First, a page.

Conservative shareholder-activists turned up the pressure on what they say is liberal-leaning “woke” corporate culture in several proposals at annual boardroom meetings over the past week.
The activists said they felt buoyed by Disney’s worse-than-expected first-quarter earnings report — which came as Florida stripped the company of preferential tax benefits over its transgender political lobbying — and by Kohl’s shareholders who rejected a liberal investor’s push to replace up to 10 board directors at their annual meeting on Wednesday.
“Momentum continues to build for shareholders’ rights and against woke activism,” Elaine Parker, president of the Job Creators Network Foundation, told The Washington Times in an email.
Ms. Parker, whose advocacy group has launched a boardroom initiative, added that Disney’s stock had dropped “about 25%” since the company started battling a Florida law that bans lessons on sexual identity from K-3 public school classrooms.
“We’re optimistic that the Disney fiasco will turn out to be a milestone in this broader cultural debate,” she said. “We are winning but some of the most important fights are still to come.”
Disney, which did not respond to a request for comment, claimed a small victory this week in narrowly exceeding expectations for subscriptions to its Disney+ streaming app.
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Meanwhile, shareholders at Verizon, ConocoPhillips and CVS Health voted down conservative proposals aimed at exposing progressive political activism on issues ranging from racial hiring quotas to Chinese communist business ties after their boards of directors recommended against them.
“The more newsworthy aspect for proponents like us is what we have the opportunity to speak to directors and top executives directly at these shareholder meetings,” Paul Chesser, director of the Corporate Integrity Project at the National Legal and Policy Center, said in an email.
Mr. Chesser’s NLPC, which purchases stock in major corporations, demanded financial transparency for corporate funding of progressive advocacy groups at the annual shareholder meetings of Verizon and ConocoPhillips.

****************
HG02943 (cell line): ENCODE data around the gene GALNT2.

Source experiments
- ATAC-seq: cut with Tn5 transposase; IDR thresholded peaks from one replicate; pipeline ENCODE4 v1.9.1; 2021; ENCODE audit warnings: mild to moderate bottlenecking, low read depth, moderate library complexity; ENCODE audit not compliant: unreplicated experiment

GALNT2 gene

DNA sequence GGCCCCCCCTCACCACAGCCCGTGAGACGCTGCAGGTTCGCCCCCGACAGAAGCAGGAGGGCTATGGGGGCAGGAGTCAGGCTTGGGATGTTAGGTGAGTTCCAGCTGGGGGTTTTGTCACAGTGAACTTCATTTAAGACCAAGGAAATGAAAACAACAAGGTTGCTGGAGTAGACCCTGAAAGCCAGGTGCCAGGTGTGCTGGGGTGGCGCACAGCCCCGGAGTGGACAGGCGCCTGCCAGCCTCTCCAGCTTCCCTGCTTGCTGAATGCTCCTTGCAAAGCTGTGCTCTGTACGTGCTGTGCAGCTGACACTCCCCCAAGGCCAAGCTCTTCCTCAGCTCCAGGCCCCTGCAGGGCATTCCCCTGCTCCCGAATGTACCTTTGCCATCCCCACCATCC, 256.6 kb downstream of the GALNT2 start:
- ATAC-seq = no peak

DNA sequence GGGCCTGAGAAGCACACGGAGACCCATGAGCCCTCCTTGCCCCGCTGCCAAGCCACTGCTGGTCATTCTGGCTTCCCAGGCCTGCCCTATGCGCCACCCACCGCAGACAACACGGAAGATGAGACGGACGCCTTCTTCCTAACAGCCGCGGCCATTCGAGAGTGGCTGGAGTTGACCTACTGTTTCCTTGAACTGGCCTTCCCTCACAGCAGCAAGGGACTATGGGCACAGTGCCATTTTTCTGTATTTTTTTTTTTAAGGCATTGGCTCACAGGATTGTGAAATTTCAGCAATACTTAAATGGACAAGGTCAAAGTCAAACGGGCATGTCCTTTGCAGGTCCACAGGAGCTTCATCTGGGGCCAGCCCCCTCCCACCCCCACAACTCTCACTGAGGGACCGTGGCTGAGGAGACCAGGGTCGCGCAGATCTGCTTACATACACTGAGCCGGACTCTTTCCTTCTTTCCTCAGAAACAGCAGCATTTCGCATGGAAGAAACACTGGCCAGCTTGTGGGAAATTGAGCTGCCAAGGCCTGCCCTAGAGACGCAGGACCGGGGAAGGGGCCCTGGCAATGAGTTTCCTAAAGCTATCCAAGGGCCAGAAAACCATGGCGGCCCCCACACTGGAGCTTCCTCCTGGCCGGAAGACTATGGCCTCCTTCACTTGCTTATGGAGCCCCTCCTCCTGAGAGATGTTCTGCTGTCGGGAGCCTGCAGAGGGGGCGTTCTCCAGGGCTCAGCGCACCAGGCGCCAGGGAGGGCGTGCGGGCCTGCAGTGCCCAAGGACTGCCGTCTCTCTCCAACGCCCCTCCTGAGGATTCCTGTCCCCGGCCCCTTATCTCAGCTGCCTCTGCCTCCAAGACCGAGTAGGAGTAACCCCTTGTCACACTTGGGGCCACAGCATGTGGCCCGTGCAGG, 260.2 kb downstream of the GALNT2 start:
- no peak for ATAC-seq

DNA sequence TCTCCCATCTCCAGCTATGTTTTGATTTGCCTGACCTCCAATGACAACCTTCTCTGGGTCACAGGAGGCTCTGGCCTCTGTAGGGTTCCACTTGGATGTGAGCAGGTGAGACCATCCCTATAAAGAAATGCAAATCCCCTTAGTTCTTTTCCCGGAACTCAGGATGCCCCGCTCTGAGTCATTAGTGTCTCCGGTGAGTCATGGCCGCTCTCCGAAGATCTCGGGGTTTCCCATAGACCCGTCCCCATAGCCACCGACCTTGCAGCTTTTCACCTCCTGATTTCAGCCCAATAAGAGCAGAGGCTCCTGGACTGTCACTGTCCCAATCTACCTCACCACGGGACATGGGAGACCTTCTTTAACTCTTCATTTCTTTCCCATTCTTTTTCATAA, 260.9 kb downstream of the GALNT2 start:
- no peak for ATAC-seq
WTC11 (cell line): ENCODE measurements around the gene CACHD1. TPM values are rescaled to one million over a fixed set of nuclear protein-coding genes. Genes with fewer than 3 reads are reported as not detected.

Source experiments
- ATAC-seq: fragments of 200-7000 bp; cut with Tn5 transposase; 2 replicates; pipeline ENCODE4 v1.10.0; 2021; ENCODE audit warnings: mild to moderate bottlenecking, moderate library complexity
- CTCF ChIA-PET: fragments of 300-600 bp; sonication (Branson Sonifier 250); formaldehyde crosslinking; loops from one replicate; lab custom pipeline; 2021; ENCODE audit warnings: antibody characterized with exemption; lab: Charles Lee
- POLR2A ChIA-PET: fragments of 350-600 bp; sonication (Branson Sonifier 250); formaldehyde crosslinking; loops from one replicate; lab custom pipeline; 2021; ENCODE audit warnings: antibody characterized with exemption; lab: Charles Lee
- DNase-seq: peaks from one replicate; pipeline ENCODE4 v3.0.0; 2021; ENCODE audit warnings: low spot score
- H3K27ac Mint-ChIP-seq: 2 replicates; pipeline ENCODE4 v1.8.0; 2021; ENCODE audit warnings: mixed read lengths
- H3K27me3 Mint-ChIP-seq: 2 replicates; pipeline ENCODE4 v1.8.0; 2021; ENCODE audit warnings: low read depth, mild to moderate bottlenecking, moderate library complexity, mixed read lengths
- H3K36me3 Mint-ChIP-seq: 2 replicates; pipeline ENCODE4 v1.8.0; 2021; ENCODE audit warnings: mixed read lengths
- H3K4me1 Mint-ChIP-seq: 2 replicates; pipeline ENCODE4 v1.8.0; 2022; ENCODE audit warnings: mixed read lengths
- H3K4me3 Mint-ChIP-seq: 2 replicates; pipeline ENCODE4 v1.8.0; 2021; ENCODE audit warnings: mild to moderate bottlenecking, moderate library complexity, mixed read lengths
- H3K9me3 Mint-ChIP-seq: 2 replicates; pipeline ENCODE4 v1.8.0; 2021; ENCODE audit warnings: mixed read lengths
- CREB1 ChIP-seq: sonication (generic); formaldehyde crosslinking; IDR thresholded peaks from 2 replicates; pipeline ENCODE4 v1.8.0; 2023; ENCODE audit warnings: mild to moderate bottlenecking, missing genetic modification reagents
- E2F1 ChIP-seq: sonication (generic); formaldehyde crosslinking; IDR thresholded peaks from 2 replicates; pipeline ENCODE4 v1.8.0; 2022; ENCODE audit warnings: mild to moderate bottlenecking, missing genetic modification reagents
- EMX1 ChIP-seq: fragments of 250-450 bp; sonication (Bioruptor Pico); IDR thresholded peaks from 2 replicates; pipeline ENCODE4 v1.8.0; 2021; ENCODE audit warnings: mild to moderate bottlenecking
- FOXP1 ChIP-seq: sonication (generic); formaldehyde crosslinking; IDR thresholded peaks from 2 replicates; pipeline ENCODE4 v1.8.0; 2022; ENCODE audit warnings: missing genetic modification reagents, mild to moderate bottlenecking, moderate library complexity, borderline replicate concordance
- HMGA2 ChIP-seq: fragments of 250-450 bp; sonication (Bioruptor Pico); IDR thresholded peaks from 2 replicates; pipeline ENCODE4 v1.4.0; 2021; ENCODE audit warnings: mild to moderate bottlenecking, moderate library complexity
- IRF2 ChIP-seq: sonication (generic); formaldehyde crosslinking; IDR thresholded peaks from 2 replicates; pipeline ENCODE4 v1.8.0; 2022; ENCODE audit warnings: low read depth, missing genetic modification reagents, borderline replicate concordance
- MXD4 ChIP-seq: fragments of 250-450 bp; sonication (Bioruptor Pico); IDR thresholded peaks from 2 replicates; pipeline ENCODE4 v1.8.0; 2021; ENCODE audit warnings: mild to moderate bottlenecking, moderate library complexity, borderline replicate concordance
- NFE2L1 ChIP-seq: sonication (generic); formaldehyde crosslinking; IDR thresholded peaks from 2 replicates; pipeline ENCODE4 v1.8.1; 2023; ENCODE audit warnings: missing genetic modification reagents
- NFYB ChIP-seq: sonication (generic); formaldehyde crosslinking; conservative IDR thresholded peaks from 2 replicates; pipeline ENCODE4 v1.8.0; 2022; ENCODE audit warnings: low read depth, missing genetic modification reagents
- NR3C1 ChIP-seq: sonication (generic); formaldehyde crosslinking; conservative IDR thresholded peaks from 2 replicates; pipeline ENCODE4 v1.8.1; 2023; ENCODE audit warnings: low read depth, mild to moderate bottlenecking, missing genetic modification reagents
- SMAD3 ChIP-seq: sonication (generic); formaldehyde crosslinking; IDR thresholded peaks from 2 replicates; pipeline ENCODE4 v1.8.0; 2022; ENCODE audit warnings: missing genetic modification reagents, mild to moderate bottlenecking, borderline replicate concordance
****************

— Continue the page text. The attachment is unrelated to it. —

Mr. Chesser told Verizon shareholders on Thursday that Chairman and CEO Hans Vestberg made “white-guilt” donations during Black Lives Matters protests in 2020 “as he virtue-signaled his commitment to ‘diversity and inclusion’ by committing $10 million of company resources to so-called social justice organizations.”
He said the company failed to disclose how much money it gave to the advocacy groups of progressive activists Jesse Jackson and Al Sharpton.
Verizon’s board rejected the proposal on p. 59 of the cellphone giant’s proxy statement, giving shareholders this reason: “We have appropriate governance processes in place, which confirm that our giving is aligned with our values and purpose.”
Verizon shareholders also rejected a separate proposal from lobbyist and Fox News commentator Steven Milloy that sought a report on the company’s business ties to China’s communist party.
On Tuesday, ConocoPhillips shareholders voted down a similar proposal from Mr. Chesser to audit their charitable contributions.
Activists from the National Center for Public Policy Research (NCPPR), which purchases stock in companies through its Free Enterprise Project, also proposed an audit of CVS Health’s diversity, equity and inclusion hiring policies and employee anti-racism training program.
“What we are asking the company for is a report that focuses on whether, in its myriad diversity, inclusion and equity efforts, the company is discriminating against employees that it has not honored with the label ‘diverse,’” Scott Shepard, the project’s director, told CVS shareholders at their annual meeting on Wednesday.
None of the companies that conservatives targeted this week responded to a request for comment.
CVS shareholders rejected Wednesday’s proposal – the 27th that the NCPPR has presented at shareholder meetings so far this year after earlier efforts at Disney, Coca-Cola, Bank of America and Citigroup — after its board deemed the report unnecessary.
The NCPPR urged shareholders to vote against all of the board members of Intel, Wyndham Hotel Group and Ford Motor Co. for their role in promoting progressive policies — but all were reelected.
Investor William Flaig, CEO of the American Conservative Values ETF that boycotts many of the companies,…